Identifying opportunities for the right kind of effective intervention to prevent or delay Alzheimer’s disease is important. The CHARIOT-PRO study is therefore looking to investigate what tests of cognition, memory, thinking, problem solving and everyday functions, together with certain biological factors, best predict the decline of memory and thinking abilities.

The study’s co-ordinator, Dr Natalia Reglinska-Matveyev, fills us in with more detail.

What are the main aims of the Chariot Pro study?

Study Co-ordinator, Dr Natalia Reglinska-Matveyev (left) with study doctor Dr Kathryn Saunderson

Study Co-ordinator, Dr Natalia Reglinska-Matveyev (left) with study doctor Dr Kathryn Saunderson

There is limited information on people with minimal cognitive changes who are likely to progress to both the earliest stage of cognitive impairment due to Alzheimer’s disease and then clinically evident dementia of the Alzheimer’s type. The CHARIOT-PRO study is looking to characterise change in cognition as it is essential to identify opportunity for intervention at the earliest stage of disease. This study will research how various factors, such as genetic, biological and lifestyle, interact and create a higher risk of developing memory problems due to Alzheimer’s disease.

The study is creating a community of 500 volunteers between 60 and 85 years old, who do not have memory problems, to help us with this important research, where memory and thinking will be measured.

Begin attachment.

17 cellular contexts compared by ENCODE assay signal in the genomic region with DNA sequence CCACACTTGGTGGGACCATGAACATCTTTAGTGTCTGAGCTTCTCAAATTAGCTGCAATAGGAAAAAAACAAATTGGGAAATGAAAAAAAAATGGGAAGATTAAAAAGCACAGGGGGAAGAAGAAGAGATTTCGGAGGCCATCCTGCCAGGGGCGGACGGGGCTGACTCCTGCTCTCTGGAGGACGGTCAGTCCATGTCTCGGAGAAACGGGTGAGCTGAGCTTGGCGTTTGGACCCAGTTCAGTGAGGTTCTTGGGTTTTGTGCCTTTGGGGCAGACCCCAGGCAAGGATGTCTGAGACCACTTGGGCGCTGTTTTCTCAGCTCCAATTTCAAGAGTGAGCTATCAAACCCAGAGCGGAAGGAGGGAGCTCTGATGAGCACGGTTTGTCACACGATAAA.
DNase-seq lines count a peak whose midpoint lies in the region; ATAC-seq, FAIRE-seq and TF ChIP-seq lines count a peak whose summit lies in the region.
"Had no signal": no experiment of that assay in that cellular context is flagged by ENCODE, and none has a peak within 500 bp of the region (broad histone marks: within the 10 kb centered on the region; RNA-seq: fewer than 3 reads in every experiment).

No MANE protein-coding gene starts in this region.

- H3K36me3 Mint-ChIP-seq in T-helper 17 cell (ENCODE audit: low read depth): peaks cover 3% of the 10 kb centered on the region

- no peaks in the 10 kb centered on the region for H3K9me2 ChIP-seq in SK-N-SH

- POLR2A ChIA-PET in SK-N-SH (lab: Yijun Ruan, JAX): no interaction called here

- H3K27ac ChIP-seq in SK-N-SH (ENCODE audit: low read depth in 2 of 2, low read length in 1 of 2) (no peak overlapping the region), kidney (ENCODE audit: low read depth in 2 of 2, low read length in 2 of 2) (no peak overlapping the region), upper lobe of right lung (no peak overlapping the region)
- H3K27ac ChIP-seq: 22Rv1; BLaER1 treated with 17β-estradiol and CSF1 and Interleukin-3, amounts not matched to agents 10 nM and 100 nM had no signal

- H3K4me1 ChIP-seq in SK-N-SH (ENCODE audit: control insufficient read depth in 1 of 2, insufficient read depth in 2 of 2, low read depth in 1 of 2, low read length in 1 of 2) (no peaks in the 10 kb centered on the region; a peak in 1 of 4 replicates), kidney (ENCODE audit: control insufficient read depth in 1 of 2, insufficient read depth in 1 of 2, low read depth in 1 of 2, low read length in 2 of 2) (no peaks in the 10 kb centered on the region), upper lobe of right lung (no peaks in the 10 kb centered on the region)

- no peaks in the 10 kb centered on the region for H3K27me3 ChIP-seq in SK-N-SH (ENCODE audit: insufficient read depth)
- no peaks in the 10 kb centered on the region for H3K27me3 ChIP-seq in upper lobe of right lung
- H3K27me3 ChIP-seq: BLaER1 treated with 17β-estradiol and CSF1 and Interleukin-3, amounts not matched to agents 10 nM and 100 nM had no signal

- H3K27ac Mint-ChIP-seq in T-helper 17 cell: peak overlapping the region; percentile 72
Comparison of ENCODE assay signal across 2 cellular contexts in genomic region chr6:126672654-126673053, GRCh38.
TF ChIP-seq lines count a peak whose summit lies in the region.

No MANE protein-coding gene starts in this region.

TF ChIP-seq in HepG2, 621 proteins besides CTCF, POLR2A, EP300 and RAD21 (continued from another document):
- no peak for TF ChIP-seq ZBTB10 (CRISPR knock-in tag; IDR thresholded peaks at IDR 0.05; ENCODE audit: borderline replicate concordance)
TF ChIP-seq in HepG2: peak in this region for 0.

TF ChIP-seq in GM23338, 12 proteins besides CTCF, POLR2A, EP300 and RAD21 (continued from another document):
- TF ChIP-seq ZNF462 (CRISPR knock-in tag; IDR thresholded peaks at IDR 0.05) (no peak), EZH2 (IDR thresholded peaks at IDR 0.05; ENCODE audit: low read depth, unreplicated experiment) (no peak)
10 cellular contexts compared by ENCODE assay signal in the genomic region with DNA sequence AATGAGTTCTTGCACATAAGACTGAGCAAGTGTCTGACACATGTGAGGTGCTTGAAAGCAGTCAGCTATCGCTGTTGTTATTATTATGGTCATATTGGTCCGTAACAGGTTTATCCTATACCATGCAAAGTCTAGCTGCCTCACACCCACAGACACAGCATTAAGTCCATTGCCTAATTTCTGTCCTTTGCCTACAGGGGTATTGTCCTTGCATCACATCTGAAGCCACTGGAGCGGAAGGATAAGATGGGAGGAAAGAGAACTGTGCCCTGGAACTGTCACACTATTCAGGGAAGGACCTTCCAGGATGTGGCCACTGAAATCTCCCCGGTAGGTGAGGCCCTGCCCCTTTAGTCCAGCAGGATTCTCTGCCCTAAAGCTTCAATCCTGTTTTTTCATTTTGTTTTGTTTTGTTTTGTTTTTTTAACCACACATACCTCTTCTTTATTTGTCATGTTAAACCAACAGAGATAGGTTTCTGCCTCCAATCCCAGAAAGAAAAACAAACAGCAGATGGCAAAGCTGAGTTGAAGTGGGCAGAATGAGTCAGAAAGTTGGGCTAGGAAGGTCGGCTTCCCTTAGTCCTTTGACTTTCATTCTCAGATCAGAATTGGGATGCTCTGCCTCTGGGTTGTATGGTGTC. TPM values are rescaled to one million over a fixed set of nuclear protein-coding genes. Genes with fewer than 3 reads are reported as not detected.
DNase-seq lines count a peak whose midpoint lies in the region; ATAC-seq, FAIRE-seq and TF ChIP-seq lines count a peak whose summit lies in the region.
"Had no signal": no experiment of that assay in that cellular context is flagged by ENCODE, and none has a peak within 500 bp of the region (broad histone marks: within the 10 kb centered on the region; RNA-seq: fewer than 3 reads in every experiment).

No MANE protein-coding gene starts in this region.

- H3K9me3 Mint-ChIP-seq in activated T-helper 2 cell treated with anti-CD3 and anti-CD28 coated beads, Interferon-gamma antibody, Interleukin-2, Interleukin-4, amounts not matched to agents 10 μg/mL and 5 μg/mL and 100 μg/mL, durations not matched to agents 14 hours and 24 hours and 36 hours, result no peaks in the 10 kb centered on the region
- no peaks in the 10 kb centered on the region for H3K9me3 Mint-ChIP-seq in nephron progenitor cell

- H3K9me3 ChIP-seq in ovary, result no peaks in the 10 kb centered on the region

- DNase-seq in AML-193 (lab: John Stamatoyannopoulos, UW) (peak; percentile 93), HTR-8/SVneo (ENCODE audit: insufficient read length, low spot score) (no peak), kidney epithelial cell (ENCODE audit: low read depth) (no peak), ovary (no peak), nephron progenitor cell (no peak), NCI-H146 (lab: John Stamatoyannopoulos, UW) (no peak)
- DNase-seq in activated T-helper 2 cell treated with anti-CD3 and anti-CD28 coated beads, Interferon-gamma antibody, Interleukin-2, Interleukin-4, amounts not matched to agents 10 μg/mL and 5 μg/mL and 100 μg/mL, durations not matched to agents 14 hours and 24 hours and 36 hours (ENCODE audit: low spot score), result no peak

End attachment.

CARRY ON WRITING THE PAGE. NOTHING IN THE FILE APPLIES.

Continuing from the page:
What do you hope the outcomes of the study will be?

We hope that this study will provide important information that will improve our understanding of the earliest stages of Alzheimer’s disease before overt symptoms are obvious.

This opportunity allows us to identify and characterize individuals with different likelihoods of progressing along different clinical paths, which may form a framework for the evaluation of Alzheimer’s disease interventions.

What does it involve for a participant?

The screening process (to see if participants are eligible to take part) involves a general health check by the study doctor and blood samples, as well as MRI and PET scans or lumbar puncture for detecting a protein called amyloid. Although found in the brains of some healthy people, research has shown that build up of amyloid may be a risk factor associated with the development of Alzheimer’s disease.



Eligible participants will then undergo a series of neuropsychological evaluations such as interviews and tests to assess memory and cognition, over a 3 and a half period. In particular, we are interested in

investigating the patterns of cognitive change in individuals who have demonstrable amyloid in the brain. We will recruit some people into the study who are found to have amyloid in their brain and some people who do not.

How long is the study for?

This study will last for 3.5 years and will involve visiting the site every 3 months. In addition, a study partner is required to attend a visit together with the participant once a year.

Where is the study based?

The study is recruiting at the University of Edinburgh through Join Dementia Research.

Who is eligible to take part?

We are looking for volunteers with no diagnosis of Alzheimer’s or dementia who are between the ages of 60-85 and live in the Lothian region to take part.

Martin-In-GardenYou can see if you are eligible for this study, as well as others around the nation, by logging into your Join Dementia Research account.

Not registered with Join Dementia Research? Why not sign up today?